Today was so so so much fun. Sara picked me up at about 9:15 and we headed up to do something ambitious. We were going to ride Butterknife.
This was funny. Her husband, Eric, suggested it probably wasn’t a good idea. My husband, Dennis, said it might be questionable. My friend, Dave, said it was absolutely insane. Not necessarily all in those terms, but we got the point. They didn’t think we could do it. Or maybe that we shouldn’t do it. The two are not the same thing. I am so glad to have a kindred badass in Sara.
So we hit it. Twist n Shout was not bad- clearly had been ridden and packed-in. There was a tree down, but we were able to ride by it. I’m not saying it was easy by any means. We were putting a foot down here, hiking up a rise there…chasing the cows away around the next bend. A good warm-up.
Before we knew it we were at the Butterknife trail and it was obvious early on that the trail had not had any love for some time. I would say since before the snow. Weeks. We were laying first tracks.
This was exciting and terrifying and daunting. Butterknife is a challenging trail when it’s not endowed with ice and snow. It hikes baby heads and death cookies under sand and around corners. Now those same pitfalls-in-waiting lurked under the snow, attempting to slay us.
As long as the snow-entrenched trail had a downward tendency we could drop our seats, hang on loosely, and let it roll. Uphill was another matter entirely- it was unrideable. About 2 miles in I looked back at Sara and said something like, “Maybe we should reconsider here. It’s not too much farther back if we turn around now. This could be tricky as hell. Or trick as hell. What do you think?”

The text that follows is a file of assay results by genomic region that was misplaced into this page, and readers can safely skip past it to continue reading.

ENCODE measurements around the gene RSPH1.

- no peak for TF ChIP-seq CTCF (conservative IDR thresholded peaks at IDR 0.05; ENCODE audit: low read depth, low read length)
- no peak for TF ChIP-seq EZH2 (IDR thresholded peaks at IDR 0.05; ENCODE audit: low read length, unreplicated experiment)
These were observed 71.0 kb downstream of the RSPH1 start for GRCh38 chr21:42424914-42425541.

In good form she suggested that I was the one with a meeting to get to, that we could go back… but that she wanted to be able to say that we had done it, baring no conditions. I smiled, agreed. There’s just something about doing exactly what they said you couldn’t (or shouldn’t) do. You gotta do it. Especially when you know you can and should.
So we pressed on. It actually went by very quickly. There was plenty of long sections of ice and snow, some making the more technical obstacles more than challenging- something closer to impossible. But we didn’t mind. We walked, and it was okay. We talked and laughed, cheered each other on. It was a fantastic time. On the parts of the trail that were dirt they were completely dry and unmarked by human life. We relished those moments.
There were a couple of times as the trail wore on that we started to fatigue. Sara didn’t complain, but I’m certain I did. I get frustrated when I perform at less than my usual standard- and I feel quite sub-par these days. I fell off the trail a couple of times; once saving myself by performing some kind of miraculous splits, and another by stepping into a tree that left its mark on my wrist.
Eventually we made it to the last section of trail and started up the road. Before you ask, I know what you’re thinking. Of course the road was muddy. But it was a thin layer of mud on a far deeper layer of frozen earth, and the road was wide with plenty of riding options. We alternated between the dirt/dry and the ice/snow. Lots of options= minimal mud.
The highlights: watching Sara clean things that I had walked up, she’s so cool; talking about technique and riding growth, I really have to ride with engaging my core more; talking about our kids and favorite trips, and what goo flavors are the best; the sunshine; Sara saying, “I’m having a great time!”